Multiple Sclerosis Drug in Trials Reduces Relapse
A potential new multiple sclerosis drug has been shown to significantly reduce relapse rate. In addition, results of the six-month Phase 2 trial also indicated two other important findings.
The new multiple sclerosis drug, which is named RPC1063, not only reduced the annualized relapse rate among the study participants; it also was associated with a major decline in the development of new brain damage and caused nearly no one to drop out of the study because of side effects.
The research team included scientists from various Scripps Research locations in the United States. A total of 258 individuals with relapsing-remitting multiple sclerosis participated in the trial. Here’s a brief summary of their findings:
- Compared with placebo, use of the new multiple sclerosis drug resulted in up to a 53 percent decline in the annualized relapse rate
- Use of RPC1063 resulted in a decline in the development of new brain damage (as noted using magnetic resonance imaging) by more than 90 percent
- More than 98 percent of the participants who took the drug did not stop because of adverse responses to the medication. This is a significant finding because many drugs for multiple sclerosis are associated with significant side effects.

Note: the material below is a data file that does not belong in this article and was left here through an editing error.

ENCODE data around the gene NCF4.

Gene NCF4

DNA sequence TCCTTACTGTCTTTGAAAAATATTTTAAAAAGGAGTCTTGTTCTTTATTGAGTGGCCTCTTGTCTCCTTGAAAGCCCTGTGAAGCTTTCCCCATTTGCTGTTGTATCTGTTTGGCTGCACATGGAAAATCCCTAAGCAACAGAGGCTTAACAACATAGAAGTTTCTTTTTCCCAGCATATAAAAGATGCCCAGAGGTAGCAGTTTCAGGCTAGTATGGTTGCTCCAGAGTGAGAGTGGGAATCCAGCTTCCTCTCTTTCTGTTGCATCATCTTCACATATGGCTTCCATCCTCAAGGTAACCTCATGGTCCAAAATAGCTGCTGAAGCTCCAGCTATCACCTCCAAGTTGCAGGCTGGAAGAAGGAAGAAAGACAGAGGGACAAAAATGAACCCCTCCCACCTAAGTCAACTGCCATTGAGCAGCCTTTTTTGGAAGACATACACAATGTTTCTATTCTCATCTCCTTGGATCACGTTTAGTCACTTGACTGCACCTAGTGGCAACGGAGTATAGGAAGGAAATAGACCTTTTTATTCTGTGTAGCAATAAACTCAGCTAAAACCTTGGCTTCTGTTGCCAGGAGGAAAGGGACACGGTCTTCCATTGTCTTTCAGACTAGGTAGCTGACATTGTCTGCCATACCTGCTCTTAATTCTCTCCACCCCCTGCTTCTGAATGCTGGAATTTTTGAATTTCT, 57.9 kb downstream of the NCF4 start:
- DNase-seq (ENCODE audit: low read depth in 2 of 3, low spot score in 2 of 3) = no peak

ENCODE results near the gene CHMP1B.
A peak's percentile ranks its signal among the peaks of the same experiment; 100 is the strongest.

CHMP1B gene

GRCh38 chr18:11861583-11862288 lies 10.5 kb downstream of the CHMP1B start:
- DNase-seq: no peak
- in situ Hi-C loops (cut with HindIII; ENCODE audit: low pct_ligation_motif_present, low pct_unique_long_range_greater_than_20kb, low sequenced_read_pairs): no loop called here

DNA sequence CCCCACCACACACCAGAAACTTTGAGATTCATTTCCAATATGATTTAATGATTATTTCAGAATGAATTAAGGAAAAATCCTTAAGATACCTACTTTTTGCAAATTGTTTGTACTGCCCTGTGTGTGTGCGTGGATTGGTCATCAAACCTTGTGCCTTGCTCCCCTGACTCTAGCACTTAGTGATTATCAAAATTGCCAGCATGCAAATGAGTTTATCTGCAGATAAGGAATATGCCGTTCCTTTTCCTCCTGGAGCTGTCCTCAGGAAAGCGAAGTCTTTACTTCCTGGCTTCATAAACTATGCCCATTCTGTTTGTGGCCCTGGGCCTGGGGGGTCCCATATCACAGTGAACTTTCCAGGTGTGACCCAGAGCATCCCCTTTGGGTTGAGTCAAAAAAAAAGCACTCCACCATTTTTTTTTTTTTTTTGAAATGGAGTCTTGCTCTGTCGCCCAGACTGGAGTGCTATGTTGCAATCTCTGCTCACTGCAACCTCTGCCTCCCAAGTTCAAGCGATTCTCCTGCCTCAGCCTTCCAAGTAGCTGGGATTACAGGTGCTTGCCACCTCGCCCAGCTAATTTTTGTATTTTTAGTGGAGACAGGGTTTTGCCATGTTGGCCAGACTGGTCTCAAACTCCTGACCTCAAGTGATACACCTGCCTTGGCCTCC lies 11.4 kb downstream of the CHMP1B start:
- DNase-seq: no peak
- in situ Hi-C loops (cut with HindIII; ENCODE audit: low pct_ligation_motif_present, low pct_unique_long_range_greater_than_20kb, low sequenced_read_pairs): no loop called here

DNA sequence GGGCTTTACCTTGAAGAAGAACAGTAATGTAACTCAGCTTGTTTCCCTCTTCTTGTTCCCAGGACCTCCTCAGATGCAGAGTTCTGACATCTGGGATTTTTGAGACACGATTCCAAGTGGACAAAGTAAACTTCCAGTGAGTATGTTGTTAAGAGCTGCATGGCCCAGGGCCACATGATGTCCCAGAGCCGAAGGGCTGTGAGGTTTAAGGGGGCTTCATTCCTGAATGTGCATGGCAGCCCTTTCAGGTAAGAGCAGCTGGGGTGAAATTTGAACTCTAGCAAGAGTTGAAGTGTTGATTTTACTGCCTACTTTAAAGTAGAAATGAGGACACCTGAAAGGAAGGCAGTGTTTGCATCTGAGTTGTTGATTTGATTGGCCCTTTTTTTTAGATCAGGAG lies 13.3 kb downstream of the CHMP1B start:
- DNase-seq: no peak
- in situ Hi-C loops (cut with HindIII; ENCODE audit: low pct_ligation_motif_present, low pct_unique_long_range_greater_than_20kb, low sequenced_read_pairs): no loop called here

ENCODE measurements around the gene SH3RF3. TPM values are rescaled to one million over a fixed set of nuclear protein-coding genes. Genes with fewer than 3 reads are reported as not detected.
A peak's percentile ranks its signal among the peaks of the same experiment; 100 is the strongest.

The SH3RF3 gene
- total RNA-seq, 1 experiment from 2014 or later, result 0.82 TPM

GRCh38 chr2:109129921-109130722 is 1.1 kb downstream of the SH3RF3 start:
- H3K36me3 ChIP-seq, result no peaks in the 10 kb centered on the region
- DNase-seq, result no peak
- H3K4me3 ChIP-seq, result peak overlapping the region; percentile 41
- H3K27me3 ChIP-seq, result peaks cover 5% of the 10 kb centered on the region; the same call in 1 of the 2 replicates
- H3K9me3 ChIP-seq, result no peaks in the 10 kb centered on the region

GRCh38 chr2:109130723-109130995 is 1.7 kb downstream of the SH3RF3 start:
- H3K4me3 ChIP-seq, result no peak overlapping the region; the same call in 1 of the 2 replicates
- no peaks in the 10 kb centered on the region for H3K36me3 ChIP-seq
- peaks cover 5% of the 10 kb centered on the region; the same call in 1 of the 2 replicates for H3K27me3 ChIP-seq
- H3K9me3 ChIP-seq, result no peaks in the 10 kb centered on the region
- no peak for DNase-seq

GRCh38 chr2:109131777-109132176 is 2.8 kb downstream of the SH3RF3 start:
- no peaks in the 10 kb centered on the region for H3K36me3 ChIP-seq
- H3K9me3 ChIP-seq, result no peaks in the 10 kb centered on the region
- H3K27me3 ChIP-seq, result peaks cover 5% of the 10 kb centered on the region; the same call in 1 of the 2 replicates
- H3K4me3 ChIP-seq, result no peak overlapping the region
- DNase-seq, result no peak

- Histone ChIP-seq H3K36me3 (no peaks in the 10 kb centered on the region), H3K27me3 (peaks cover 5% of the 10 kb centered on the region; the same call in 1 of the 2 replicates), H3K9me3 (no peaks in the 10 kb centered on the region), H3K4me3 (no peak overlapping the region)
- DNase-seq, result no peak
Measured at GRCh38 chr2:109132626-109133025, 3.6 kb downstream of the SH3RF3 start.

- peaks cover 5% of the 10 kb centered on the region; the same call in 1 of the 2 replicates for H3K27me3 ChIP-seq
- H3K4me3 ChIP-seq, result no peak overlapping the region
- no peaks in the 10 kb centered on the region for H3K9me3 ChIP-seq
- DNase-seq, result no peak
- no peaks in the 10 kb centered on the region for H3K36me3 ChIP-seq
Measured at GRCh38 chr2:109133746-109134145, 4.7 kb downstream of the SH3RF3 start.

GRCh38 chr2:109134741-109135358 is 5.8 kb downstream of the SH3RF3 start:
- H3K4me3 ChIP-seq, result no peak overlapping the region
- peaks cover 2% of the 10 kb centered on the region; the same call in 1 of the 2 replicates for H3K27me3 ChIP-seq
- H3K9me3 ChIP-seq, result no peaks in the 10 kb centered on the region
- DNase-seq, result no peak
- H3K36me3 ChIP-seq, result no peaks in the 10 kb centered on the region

As is customary, the road to drug approval is long. Although RPC1063 is currently involved in a Phase 3 double-blind, randomized trial that includes 1,200 individuals with relapsing-remitting multiple sclerosis, the results are not expected until 2017.
What else may reduce relapses?
Another recent study found that a type of estrogen called estriol could reduce the relapse rate in women with multiple sclerosis. In the study, the patients were also taking Copaxone (glatiramer) and the benefit was observed after one year of treatment with both the drug and hormone.
These results were reported from a Phase 2 clinical trial, and therefore more research is needed before this combination of treatments may be used to lower relapse rates. Given that a female hormone was used in the study, no males were involved.
In addition to a reduction in the relapse rate, the women in the study who took the combination treatment also showed higher scores on cognitive functioning tests. This is not surprising since previous research has shown that estrogen can help protect the female brain from cognitive challenges such as memory loss and other mental dysfunctions.
Among the MS treatments already approved by the Food and Drug Administration (FDA) and that may reduce the relapse rate is Tecfidera (dimethyl fumarate). In the natural medicine category, a combination of vitamins A and E along with omega-3 and omega-6 fatty acids has been shown to be somewhat effective in lowering the rate of relapse.
Although there is yet no cure for multiple sclerosis, a variety of both conventional and alternative and complementary treatments are available that may reduce relapse rates, mitigate symptoms, and slow progression of the disease. Keeping up with all of the options can be challenging, yet the good news is that the search continues.
Scripps Research Institute